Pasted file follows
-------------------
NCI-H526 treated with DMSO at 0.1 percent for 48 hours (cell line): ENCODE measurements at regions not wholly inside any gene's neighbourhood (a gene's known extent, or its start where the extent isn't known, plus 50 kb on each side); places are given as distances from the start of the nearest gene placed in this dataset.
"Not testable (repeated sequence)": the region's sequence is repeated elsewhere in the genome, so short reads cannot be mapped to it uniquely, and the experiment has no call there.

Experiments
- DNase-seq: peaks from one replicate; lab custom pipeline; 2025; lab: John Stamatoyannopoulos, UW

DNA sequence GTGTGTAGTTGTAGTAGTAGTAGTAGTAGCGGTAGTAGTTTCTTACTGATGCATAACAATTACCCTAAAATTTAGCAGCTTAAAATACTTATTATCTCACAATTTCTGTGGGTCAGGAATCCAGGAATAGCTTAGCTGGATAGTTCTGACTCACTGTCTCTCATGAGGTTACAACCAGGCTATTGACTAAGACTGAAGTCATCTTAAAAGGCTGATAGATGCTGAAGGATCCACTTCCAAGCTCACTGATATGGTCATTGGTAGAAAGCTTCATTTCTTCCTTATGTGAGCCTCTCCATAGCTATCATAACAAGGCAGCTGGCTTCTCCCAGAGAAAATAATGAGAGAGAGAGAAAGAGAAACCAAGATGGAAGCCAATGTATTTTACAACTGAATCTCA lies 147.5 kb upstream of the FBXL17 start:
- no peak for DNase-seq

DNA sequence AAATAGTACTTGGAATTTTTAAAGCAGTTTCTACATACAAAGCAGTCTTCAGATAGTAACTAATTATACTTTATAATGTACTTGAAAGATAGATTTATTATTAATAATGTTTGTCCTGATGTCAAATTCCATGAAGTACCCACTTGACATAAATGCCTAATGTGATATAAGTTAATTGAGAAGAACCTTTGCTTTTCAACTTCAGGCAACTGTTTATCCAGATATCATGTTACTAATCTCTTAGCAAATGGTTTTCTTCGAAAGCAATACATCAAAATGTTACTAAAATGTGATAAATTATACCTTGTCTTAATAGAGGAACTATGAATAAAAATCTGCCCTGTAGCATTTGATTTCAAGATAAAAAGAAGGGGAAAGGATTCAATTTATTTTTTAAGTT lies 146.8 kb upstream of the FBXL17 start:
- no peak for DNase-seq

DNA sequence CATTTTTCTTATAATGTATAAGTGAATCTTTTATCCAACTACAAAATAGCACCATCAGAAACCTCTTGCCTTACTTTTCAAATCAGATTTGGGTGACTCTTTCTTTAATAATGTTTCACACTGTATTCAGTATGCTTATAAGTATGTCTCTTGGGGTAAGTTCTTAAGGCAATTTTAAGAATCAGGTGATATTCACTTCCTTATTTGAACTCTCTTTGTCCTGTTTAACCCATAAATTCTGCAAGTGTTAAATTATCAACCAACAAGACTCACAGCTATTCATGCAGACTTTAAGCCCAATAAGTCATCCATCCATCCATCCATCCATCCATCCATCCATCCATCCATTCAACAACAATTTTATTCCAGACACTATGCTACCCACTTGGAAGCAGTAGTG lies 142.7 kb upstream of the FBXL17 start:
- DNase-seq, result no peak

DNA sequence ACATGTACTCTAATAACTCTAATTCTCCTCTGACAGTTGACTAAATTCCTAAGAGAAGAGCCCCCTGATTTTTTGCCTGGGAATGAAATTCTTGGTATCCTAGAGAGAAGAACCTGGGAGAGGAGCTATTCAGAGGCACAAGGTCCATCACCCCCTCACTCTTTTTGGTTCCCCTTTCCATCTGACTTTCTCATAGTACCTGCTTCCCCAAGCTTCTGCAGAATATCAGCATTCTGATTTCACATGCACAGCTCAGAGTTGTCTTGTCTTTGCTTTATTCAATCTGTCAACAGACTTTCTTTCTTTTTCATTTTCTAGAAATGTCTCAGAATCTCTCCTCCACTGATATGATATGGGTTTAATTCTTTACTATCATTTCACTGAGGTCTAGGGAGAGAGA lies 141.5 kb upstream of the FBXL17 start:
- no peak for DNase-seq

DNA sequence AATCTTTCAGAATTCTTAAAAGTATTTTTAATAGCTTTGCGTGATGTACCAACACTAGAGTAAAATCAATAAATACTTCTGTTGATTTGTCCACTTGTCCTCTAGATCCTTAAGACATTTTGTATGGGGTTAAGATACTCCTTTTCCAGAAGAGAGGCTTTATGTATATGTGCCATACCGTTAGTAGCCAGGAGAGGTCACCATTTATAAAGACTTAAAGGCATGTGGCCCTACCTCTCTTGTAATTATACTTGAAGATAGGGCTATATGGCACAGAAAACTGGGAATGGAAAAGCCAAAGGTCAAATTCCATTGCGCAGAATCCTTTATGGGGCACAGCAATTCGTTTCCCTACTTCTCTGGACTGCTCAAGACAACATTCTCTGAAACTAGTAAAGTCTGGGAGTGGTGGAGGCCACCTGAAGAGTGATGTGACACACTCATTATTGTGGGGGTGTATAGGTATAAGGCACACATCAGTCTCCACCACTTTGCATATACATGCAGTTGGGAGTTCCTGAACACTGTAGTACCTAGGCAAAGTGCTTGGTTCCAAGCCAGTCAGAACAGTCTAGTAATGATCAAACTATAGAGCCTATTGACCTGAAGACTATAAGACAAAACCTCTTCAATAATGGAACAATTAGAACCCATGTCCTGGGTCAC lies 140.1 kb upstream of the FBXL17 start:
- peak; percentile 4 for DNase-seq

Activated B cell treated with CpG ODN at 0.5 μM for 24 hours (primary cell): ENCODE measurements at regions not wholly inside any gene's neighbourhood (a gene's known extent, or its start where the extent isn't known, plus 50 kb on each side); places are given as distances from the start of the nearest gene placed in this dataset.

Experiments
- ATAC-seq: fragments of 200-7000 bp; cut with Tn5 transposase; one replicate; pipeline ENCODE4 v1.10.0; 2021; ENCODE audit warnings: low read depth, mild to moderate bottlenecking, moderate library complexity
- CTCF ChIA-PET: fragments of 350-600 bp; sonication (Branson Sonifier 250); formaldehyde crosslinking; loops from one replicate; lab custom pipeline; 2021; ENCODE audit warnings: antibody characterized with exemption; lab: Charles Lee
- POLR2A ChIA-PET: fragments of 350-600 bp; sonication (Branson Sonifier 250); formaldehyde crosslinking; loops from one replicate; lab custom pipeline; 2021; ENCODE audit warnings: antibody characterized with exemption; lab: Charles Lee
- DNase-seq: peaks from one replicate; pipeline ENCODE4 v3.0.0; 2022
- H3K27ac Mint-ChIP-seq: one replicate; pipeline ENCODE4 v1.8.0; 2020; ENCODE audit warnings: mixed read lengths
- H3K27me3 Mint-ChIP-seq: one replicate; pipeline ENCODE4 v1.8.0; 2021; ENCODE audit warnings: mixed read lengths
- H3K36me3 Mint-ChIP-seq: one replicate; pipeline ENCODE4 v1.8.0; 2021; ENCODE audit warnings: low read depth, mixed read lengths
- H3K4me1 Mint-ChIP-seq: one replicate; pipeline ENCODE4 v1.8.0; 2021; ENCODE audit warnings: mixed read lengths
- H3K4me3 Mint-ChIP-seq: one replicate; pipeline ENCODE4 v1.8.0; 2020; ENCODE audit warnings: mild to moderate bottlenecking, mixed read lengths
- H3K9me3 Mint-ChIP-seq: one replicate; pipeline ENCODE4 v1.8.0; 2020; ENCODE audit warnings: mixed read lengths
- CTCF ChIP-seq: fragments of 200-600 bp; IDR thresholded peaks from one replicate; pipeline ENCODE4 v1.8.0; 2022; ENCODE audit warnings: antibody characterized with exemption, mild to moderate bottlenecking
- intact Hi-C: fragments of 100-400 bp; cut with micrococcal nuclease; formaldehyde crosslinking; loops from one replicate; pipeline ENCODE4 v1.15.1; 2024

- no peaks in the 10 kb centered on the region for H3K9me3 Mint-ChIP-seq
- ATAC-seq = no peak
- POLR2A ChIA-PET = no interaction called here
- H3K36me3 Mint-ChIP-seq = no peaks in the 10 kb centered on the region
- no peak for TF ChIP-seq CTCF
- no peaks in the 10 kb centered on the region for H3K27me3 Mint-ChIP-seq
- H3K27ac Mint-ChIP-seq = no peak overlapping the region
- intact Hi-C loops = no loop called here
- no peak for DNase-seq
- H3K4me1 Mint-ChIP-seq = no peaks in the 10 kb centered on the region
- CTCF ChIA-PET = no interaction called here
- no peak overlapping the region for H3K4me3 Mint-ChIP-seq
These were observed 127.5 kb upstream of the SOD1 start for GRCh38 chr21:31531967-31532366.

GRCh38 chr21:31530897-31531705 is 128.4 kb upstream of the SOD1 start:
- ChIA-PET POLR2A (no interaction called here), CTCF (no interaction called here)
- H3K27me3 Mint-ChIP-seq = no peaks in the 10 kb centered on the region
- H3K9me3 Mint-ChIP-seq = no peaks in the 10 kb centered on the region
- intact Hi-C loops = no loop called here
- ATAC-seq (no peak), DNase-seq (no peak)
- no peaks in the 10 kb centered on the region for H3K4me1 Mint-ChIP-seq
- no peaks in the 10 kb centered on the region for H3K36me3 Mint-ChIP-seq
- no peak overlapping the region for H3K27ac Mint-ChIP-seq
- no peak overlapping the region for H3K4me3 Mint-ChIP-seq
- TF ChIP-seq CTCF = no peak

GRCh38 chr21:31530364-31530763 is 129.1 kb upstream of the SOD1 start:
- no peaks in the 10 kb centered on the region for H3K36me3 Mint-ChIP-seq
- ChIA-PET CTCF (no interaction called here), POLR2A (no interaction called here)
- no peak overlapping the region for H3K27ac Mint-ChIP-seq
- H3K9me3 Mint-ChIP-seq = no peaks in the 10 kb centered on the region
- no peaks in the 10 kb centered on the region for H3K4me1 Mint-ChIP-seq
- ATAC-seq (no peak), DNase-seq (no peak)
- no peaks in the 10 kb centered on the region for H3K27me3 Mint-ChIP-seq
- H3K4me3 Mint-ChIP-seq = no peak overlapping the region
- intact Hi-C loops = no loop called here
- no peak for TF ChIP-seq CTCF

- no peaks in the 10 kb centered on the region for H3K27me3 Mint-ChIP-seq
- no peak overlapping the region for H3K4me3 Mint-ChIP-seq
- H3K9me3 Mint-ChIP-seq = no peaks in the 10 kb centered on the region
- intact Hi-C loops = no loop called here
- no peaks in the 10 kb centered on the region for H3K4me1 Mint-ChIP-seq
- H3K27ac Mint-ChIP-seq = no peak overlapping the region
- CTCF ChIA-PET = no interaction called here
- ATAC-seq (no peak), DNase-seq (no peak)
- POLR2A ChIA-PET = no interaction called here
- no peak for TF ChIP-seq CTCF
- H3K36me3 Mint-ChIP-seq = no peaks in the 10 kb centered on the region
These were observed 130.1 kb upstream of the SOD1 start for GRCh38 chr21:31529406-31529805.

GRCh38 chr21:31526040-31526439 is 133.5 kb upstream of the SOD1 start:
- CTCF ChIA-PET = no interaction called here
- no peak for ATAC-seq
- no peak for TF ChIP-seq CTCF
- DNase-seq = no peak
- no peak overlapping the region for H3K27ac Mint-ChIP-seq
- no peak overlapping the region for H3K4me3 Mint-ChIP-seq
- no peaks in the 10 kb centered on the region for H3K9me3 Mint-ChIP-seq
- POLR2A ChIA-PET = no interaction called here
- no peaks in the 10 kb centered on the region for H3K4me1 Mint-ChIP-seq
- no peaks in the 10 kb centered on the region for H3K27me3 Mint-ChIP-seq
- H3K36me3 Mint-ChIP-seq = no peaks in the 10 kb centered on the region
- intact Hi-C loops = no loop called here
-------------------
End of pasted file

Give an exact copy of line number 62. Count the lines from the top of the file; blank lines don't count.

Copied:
- intact Hi-C loops = no loop called here